The XPM-induced nonlinear phase noise is also important for WDM systems in which optical pulses belonging to different channels overlap periodically as they propagate inside the fiber at different speeds. This case has been analyzed using a perturbation approach. The following figure compares predicted BERs for a WDM DBPSK-format system as the number of channels increases from 1 to 49 for three dispersion-management schemes. The 12.5-Gb/s channels (25-GHz channel spacing) are transmitted over 1600 km using 20 amplifiers separated by 80 km. Each fiber span consists of standard fibers with the parameters α = 0.25 dB/km, β2 = -21.6 ps2/km, and γ = 2 W-1/km. Dispersion is compensated at amplifier locations by (a) 95%, (b) 100%, and (c) 0%; remaining dispersion compensated at the receiver. In the case of (a), BER of all channels can be reduced to near a 10-9 level by optimizing channel powers closed to 2 mW. In the case of 100% compensation (b), the interchannel XPM effects degrade the signal phase to the extent that a BER of at most 10-5 is realized even when channel powers are suitably optimized to near 1 mW. The entire dispersion is compensated once at the receiver end in (c). The BER improves in this case considerably but the optimum channel power decreased as the number of channels increases. Moreover, BER is very sensitive to this optimum value and decreases rapidly with small changes around it. In all cases, the situation is much worse for the DQPSK format. These results indicate that interchannel XPM effects limit the performance of phase-encoded WDM systems quite severely.
3. Compensation of Nonlinear Phase Noise
Given the serious impact of nonlinear phase noise on phase-encoded lightwave systems, the question is whether one can compensate for it with a suitable scheme. The answer turns out to be: yes, to some extent. Several compensation schemes have been proposed in recent years with varying degrees of success.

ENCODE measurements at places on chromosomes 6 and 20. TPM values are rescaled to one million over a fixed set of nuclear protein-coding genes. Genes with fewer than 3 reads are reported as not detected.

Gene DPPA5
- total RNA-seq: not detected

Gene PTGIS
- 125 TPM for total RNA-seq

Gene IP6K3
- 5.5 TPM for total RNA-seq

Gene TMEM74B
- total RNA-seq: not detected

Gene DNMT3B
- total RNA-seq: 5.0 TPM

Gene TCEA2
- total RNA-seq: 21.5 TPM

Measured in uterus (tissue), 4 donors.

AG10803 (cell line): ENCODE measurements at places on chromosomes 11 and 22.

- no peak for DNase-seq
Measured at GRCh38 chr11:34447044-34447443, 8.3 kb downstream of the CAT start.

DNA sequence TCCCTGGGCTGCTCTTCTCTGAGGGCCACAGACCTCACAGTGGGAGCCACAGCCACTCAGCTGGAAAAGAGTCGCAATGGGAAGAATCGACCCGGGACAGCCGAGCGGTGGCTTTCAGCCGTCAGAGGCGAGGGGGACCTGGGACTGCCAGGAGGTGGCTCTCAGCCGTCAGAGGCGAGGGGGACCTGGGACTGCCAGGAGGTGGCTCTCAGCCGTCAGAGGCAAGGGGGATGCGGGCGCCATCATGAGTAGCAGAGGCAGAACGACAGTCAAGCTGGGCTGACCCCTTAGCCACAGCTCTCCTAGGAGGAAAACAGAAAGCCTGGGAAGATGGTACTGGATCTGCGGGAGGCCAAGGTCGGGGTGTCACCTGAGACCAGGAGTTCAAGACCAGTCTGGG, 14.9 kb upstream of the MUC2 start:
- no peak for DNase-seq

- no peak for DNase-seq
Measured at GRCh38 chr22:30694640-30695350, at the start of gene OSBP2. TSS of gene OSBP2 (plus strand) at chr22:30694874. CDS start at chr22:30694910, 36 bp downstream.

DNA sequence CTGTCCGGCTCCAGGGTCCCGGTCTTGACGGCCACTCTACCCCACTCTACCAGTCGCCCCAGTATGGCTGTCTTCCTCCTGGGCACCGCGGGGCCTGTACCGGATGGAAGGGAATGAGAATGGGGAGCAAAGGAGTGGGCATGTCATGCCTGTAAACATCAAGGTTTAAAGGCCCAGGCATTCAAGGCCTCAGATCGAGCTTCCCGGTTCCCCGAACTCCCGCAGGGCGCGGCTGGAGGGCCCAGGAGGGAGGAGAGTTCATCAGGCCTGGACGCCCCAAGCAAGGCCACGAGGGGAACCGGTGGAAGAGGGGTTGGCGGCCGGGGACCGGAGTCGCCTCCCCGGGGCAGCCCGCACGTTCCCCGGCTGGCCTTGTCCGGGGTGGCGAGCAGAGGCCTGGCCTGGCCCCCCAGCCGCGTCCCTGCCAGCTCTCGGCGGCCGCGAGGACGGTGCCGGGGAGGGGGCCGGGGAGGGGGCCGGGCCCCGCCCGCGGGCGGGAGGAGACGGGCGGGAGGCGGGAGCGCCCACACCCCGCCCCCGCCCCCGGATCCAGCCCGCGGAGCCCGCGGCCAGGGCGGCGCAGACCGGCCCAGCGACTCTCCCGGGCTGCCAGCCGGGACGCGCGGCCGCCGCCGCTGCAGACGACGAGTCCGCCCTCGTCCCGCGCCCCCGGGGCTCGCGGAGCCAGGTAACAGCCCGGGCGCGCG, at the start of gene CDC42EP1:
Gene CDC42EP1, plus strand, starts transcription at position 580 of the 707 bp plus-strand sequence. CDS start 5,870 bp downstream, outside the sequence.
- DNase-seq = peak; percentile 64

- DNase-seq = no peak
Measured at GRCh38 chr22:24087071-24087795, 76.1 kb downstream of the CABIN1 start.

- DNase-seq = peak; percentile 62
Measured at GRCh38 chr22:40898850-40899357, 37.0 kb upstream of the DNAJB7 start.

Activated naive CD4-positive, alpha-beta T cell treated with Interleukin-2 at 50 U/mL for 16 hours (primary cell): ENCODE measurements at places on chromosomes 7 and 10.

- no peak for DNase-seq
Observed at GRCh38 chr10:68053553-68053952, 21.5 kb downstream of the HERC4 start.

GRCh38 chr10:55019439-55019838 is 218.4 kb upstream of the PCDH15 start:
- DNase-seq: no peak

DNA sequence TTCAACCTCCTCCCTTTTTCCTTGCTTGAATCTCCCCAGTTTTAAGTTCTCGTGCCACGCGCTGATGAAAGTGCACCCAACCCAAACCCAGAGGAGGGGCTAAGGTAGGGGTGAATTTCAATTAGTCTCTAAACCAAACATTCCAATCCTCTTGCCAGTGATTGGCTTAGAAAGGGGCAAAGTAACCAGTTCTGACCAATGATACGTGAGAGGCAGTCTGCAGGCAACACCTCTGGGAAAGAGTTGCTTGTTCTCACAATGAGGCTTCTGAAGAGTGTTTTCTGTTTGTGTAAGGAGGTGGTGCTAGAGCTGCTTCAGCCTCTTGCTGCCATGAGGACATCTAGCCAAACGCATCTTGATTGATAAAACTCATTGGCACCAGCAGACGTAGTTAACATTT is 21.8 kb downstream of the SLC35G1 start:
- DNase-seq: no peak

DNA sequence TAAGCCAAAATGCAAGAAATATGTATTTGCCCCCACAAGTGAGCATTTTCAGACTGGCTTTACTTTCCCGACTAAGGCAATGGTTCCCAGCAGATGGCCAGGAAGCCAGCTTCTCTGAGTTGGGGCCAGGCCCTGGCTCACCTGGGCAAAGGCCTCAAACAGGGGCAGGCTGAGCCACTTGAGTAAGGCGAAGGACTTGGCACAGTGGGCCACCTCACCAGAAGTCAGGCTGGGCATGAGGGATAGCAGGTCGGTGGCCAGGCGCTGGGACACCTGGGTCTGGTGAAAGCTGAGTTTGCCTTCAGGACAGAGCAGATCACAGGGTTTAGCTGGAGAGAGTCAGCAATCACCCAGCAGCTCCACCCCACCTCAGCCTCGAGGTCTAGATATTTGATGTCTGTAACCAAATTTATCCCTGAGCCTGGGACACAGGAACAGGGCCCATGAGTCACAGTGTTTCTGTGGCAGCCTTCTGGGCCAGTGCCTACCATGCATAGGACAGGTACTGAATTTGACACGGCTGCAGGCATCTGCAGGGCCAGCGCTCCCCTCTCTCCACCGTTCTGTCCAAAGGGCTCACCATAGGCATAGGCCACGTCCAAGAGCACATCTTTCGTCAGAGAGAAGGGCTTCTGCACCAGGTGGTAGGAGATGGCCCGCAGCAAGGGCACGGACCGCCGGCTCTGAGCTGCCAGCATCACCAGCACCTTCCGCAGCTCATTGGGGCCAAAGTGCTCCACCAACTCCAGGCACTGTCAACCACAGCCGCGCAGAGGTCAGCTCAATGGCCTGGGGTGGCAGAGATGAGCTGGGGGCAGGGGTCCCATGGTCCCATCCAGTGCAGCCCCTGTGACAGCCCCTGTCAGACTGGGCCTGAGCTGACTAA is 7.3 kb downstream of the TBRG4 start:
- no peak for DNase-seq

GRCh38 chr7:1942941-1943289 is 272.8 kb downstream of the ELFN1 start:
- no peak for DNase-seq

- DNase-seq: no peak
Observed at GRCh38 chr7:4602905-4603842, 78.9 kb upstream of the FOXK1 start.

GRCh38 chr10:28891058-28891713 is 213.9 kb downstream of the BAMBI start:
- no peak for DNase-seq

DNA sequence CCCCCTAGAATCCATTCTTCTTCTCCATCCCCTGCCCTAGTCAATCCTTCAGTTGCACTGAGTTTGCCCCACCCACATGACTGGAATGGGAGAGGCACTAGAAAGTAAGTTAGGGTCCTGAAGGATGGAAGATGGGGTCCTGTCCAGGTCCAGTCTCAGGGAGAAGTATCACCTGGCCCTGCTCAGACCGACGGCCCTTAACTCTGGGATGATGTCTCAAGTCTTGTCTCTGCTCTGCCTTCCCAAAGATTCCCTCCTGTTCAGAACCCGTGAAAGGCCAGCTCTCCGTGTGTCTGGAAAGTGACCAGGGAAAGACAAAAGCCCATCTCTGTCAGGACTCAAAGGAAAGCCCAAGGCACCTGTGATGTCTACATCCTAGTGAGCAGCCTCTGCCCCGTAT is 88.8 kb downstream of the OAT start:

The basic reason why nonlinear phase noise can be compensated is easily understood from the equation:
It shows that the nonlinear phase shift is actually a deterministic process in the sense that it is linearly proportional to the instantaneous optical power. The only reason for this phase shift to be noisy is that the power itself is fluctuating. Thus, a simple approach to nonlinear phase compensation consists of using a nonlinear device that imposes a negative phase shift on the incoming optical signal in proportion to the optical power. In essence, such a device exhibits a negative value of the nonlinear parameter γ. In a 2002 proposal, this device was in the form of a periodically poled LiNbO3 waveguide that provided a negative nonlinear phase shift through a cascaded second-order nonlinear process. Such a scheme is referred to as post-nonlinearity compensation because it is implemented at the end of the fiber link.
In another implementation of this idea, optical power is first detected at the receiver end, and the resulting current is used to drive a LiNbO3 phase modulator that imposes a negative phase shift proportional to the optical power on the received optical signal. This scheme was implemented in a 2002 experiment using two phase modulators that processed orthogonally polarized components of the signal to impose a polarization-independent phase shift on the signal. The compensation of SPM-induced phase shift was observed through a reduction in spectral broadening.
Extensive numerical simulations performed for single-channel and WDM systems indicate that a post-nonlinearity compensation scheme reduces the nonlinear phase noise but does not eliminate it. The reason can be understood from the following equation:
It shows that the nonlinear phase shift builds up along the fiber link, with the noise added by multiple amplifiers. Since intensity noise itself evolves along the fiber link, the use of optical power at the end of the link cannot cancel the nonlinear phase noise completely. As an example, the figure below shows, using phasor diagrams, the extent of phase-noise reduction after 6000-km transmission of DBPSK signals for WDM channels operating at 10 Gb/s. The dispersion-managed link consisted of 100-km fiber spans (D = 6 ps/km/nm) with partial dispersion compensation at amplifiers, a pre-dispersion of 2300 ps/nm, and a post-dispersion of 150 ps/nm. Fiber losses of 23 dB during each span were assumed to be compensated through backward Raman amplification. This figure shows that the effectiveness of the compensation scheme is reduced for closely spaced channels. The reason is related to the interchannel XPM process that generates additional nonlinear phase noise. This XPM-induced noise can be reduced by adopting the polarization interleaving technique that ensures that neighboring channels are orthogonally polarized.